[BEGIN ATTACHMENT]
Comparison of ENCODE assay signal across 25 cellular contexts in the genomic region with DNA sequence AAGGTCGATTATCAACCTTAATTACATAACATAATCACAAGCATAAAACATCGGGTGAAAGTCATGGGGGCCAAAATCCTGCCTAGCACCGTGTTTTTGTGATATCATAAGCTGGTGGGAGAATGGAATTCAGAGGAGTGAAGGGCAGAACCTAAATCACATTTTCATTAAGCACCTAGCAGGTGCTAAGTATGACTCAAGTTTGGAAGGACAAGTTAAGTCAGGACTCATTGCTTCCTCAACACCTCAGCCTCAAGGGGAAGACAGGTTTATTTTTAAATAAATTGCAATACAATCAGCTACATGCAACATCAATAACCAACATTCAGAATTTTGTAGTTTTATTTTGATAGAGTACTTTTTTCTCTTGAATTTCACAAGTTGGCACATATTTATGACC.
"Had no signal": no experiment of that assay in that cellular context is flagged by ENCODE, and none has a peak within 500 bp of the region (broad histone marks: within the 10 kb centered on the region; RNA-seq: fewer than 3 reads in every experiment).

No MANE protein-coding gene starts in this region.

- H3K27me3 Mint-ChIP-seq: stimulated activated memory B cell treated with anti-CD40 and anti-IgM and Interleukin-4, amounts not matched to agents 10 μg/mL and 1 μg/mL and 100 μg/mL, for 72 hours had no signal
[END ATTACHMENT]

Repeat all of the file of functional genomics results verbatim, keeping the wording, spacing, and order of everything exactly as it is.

Comparison of ENCODE assay signal across 25 cellular contexts in the genomic region with DNA sequence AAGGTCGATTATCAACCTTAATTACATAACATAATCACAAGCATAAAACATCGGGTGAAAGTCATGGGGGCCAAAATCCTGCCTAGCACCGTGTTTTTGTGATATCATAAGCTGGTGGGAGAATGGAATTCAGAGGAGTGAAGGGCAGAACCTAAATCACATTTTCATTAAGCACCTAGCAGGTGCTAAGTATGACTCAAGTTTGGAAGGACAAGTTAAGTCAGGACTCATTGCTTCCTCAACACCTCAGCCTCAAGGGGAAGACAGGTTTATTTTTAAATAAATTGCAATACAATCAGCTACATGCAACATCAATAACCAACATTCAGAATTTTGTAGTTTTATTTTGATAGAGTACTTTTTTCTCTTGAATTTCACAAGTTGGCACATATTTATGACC.
"Had no signal": no experiment of that assay in that cellular context is flagged by ENCODE, and none has a peak within 500 bp of the region (broad histone marks: within the 10 kb centered on the region; RNA-seq: fewer than 3 reads in every experiment).

No MANE protein-coding gene starts in this region.

- H3K27me3 Mint-ChIP-seq: stimulated activated memory B cell treated with anti-CD40 and anti-IgM and Interleukin-4, amounts not matched to agents 10 μg/mL and 1 μg/mL and 100 μg/mL, for 72 hours had no signal